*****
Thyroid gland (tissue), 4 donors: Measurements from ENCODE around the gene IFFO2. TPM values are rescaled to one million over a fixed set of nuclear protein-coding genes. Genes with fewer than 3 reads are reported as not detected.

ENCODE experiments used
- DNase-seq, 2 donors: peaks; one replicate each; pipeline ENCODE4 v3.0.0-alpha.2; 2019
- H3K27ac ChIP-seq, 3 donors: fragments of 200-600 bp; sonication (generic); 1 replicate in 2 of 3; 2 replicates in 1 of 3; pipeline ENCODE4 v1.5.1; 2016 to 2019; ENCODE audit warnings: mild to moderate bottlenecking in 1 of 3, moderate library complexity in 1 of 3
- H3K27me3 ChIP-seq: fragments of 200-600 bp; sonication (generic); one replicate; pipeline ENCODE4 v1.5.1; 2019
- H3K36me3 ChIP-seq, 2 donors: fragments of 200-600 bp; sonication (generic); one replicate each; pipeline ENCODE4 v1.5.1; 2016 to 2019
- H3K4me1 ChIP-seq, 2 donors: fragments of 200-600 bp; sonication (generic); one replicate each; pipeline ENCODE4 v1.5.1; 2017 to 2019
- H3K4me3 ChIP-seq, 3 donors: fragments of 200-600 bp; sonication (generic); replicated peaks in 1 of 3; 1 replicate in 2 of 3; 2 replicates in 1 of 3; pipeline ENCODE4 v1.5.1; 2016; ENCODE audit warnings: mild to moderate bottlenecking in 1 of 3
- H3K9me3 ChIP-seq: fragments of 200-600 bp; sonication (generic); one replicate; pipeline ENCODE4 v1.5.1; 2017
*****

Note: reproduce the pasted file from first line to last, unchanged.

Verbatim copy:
Thyroid gland (tissue), 4 donors: Measurements from ENCODE around the gene IFFO2. TPM values are rescaled to one million over a fixed set of nuclear protein-coding genes. Genes with fewer than 3 reads are reported as not detected.

ENCODE experiments used
- DNase-seq, 2 donors: peaks; one replicate each; pipeline ENCODE4 v3.0.0-alpha.2; 2019
- H3K27ac ChIP-seq, 3 donors: fragments of 200-600 bp; sonication (generic); 1 replicate in 2 of 3; 2 replicates in 1 of 3; pipeline ENCODE4 v1.5.1; 2016 to 2019; ENCODE audit warnings: mild to moderate bottlenecking in 1 of 3, moderate library complexity in 1 of 3
- H3K27me3 ChIP-seq: fragments of 200-600 bp; sonication (generic); one replicate; pipeline ENCODE4 v1.5.1; 2019
- H3K36me3 ChIP-seq, 2 donors: fragments of 200-600 bp; sonication (generic); one replicate each; pipeline ENCODE4 v1.5.1; 2016 to 2019
- H3K4me1 ChIP-seq, 2 donors: fragments of 200-600 bp; sonication (generic); one replicate each; pipeline ENCODE4 v1.5.1; 2017 to 2019
- H3K4me3 ChIP-seq, 3 donors: fragments of 200-600 bp; sonication (generic); replicated peaks in 1 of 3; 1 replicate in 2 of 3; 2 replicates in 1 of 3; pipeline ENCODE4 v1.5.1; 2016; ENCODE audit warnings: mild to moderate bottlenecking in 1 of 3
- H3K9me3 ChIP-seq: fragments of 200-600 bp; sonication (generic); one replicate; pipeline ENCODE4 v1.5.1; 2017